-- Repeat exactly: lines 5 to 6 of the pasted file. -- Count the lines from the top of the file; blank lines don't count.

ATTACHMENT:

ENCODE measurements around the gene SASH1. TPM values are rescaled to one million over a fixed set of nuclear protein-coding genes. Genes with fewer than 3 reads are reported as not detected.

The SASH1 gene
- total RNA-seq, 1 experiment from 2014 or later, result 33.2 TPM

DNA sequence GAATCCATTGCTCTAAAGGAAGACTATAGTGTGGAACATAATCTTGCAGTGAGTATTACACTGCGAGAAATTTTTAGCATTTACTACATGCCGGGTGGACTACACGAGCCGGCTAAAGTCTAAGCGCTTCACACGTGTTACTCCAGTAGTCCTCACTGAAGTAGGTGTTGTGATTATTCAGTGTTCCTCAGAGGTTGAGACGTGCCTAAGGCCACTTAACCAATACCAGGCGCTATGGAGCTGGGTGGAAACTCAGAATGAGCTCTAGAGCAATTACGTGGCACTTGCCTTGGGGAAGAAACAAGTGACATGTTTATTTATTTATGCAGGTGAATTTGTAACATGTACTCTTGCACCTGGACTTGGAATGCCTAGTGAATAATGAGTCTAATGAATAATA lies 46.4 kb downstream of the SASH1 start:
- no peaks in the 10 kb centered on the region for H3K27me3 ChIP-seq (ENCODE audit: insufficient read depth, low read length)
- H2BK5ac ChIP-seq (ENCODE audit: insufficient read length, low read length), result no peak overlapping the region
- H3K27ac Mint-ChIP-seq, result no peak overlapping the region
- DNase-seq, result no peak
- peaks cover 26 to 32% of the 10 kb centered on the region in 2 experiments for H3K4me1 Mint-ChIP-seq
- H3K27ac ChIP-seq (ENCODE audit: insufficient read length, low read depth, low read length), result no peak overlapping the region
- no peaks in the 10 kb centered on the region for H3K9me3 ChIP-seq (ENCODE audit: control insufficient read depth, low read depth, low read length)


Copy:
- no peaks in the 10 kb centered on the region for H3K27me3 ChIP-seq (ENCODE audit: insufficient read depth, low read length)
- H2BK5ac ChIP-seq (ENCODE audit: insufficient read length, low read length), result no peak overlapping the region